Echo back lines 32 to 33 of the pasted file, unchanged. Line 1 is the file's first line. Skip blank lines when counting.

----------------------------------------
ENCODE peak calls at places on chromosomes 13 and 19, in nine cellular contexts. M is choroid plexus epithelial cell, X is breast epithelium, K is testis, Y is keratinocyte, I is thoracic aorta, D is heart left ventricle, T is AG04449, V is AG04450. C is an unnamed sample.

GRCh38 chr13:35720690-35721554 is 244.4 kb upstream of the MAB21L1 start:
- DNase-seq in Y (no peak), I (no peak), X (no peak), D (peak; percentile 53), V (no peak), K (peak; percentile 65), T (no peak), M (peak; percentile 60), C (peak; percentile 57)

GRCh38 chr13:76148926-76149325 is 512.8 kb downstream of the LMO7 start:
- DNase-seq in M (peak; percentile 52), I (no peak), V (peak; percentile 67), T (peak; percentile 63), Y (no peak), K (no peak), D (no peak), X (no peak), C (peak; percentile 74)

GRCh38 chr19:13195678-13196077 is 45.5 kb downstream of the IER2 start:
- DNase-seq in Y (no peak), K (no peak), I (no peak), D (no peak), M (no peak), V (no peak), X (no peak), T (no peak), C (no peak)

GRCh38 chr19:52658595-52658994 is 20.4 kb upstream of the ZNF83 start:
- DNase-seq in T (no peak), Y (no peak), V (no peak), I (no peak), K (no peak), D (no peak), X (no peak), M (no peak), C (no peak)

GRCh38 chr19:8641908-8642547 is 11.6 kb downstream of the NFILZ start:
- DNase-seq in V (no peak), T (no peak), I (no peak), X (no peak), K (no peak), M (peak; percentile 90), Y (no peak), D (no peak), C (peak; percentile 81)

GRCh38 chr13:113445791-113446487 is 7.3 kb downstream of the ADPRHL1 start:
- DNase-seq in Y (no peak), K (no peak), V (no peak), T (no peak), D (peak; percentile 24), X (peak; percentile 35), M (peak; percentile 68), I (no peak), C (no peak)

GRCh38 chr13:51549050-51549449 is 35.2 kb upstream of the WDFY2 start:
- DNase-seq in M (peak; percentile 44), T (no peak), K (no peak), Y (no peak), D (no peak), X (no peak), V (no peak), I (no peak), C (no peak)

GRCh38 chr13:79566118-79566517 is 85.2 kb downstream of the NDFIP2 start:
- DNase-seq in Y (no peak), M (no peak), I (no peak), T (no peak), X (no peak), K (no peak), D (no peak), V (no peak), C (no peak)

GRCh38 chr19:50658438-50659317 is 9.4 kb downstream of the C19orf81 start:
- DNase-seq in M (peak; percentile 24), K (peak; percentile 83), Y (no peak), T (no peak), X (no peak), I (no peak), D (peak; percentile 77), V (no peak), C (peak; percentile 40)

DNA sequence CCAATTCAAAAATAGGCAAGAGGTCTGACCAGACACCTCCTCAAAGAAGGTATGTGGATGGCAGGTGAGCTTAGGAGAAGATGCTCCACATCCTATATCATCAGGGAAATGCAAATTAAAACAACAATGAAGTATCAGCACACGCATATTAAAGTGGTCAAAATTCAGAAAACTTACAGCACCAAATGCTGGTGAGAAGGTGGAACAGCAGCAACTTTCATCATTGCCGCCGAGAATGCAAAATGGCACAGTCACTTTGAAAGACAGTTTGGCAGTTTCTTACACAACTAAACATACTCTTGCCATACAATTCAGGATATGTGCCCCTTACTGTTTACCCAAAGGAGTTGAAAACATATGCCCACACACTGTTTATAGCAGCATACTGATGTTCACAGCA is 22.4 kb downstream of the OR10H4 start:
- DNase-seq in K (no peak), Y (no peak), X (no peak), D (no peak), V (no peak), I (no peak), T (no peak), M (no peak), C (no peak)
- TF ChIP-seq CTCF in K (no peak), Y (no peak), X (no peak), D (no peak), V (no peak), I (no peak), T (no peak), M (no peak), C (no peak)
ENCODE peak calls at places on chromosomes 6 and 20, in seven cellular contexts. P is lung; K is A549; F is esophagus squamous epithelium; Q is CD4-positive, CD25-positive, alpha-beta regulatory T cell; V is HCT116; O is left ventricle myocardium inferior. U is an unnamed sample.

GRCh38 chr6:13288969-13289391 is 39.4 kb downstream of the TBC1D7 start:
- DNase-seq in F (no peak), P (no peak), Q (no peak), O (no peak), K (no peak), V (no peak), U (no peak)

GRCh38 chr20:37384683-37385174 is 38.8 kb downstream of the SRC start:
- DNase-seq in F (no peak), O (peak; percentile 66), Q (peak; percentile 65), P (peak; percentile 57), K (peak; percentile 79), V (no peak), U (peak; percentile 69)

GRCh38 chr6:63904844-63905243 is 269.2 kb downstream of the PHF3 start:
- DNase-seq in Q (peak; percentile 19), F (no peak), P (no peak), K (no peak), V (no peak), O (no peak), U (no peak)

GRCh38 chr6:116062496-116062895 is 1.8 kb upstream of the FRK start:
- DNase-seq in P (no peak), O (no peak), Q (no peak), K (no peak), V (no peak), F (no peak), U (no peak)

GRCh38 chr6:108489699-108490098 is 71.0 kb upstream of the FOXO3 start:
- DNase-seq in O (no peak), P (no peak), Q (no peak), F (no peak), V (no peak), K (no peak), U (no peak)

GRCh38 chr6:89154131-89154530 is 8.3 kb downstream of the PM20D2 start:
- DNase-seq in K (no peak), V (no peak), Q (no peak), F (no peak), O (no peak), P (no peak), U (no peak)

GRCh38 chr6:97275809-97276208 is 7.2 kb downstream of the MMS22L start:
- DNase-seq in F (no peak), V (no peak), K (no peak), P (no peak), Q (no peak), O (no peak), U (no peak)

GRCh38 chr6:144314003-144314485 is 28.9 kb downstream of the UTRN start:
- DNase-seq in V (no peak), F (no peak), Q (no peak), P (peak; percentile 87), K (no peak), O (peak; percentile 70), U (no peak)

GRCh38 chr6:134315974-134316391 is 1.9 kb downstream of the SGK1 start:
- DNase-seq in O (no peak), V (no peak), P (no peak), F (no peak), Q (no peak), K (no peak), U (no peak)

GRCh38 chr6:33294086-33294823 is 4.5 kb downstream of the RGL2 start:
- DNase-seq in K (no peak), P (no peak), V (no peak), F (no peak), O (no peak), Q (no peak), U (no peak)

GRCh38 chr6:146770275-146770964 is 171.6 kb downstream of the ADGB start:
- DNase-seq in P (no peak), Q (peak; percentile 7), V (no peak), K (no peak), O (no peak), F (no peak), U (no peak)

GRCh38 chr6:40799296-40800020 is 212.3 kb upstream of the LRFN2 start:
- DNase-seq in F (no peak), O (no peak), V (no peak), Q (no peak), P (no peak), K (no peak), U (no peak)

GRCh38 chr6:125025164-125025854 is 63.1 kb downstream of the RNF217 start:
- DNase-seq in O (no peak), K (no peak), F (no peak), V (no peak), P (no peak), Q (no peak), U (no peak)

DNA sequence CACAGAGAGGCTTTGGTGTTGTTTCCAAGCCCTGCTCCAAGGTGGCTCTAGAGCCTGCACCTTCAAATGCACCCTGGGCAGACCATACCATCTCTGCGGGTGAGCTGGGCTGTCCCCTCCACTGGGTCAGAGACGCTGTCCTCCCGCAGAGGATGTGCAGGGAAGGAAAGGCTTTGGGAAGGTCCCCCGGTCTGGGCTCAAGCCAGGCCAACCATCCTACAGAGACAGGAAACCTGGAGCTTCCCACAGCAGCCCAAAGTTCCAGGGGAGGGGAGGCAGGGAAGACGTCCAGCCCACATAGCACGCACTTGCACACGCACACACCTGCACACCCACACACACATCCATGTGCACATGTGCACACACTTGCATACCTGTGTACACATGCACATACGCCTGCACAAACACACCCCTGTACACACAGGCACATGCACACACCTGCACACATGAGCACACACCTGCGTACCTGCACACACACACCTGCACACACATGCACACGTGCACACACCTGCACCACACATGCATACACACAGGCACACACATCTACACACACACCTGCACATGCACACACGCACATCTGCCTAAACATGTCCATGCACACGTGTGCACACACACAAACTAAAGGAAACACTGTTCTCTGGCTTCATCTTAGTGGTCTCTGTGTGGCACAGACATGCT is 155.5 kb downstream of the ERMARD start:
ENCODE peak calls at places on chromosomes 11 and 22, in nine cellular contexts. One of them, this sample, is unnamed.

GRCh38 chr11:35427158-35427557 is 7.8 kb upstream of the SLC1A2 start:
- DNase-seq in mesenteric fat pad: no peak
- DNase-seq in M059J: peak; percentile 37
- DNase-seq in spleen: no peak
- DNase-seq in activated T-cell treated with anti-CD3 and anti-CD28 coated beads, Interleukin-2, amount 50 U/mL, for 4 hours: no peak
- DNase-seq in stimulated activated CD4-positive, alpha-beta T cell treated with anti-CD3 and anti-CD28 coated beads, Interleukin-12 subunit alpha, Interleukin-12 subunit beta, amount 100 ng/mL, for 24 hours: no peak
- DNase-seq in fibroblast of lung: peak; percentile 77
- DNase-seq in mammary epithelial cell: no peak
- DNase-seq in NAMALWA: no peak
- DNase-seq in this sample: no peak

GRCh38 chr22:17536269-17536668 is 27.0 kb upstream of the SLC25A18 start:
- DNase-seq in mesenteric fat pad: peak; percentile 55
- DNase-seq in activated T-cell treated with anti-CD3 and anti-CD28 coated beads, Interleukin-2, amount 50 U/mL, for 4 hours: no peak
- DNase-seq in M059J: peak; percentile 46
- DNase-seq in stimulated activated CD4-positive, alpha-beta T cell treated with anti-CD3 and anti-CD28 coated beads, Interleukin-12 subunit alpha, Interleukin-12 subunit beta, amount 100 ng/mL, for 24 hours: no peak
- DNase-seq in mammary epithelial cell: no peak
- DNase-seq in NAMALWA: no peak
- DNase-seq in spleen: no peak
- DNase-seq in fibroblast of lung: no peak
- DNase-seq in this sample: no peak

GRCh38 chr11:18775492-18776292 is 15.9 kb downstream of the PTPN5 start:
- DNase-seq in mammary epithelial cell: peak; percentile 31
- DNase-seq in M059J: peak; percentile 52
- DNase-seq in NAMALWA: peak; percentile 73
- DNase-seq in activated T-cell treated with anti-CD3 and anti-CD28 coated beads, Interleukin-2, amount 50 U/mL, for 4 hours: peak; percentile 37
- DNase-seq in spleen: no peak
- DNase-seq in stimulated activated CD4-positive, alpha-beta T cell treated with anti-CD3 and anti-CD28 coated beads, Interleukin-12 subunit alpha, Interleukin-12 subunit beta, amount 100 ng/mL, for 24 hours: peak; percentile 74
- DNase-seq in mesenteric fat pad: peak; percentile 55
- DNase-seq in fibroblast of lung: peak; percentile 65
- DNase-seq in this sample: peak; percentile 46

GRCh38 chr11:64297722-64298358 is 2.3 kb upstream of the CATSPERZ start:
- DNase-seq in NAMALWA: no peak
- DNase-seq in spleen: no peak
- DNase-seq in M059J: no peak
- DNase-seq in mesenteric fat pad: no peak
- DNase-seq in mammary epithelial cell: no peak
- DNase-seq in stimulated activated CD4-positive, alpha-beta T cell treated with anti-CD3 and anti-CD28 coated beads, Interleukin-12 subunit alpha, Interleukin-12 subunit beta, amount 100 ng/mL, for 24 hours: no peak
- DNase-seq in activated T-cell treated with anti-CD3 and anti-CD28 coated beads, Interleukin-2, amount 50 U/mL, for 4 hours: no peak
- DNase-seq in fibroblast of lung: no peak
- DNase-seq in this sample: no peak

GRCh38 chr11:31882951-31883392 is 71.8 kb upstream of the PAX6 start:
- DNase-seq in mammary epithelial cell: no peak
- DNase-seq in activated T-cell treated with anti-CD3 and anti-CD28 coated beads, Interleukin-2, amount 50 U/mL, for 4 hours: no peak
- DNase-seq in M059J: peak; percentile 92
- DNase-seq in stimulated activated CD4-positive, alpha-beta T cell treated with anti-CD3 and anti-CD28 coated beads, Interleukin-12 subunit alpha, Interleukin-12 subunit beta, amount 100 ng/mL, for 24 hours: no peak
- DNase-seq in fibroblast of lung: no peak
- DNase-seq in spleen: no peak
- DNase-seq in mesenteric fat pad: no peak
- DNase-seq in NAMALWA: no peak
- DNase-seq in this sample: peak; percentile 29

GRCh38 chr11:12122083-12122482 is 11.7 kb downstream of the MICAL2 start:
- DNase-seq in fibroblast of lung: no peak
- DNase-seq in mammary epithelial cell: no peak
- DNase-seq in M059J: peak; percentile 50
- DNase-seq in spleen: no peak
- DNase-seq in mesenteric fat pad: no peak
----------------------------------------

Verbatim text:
GRCh38 chr6:108489699-108490098 is 71.0 kb upstream of the FOXO3 start:
- DNase-seq in O (no peak), P (no peak), Q (no peak), F (no peak), V (no peak), K (no peak), U (no peak)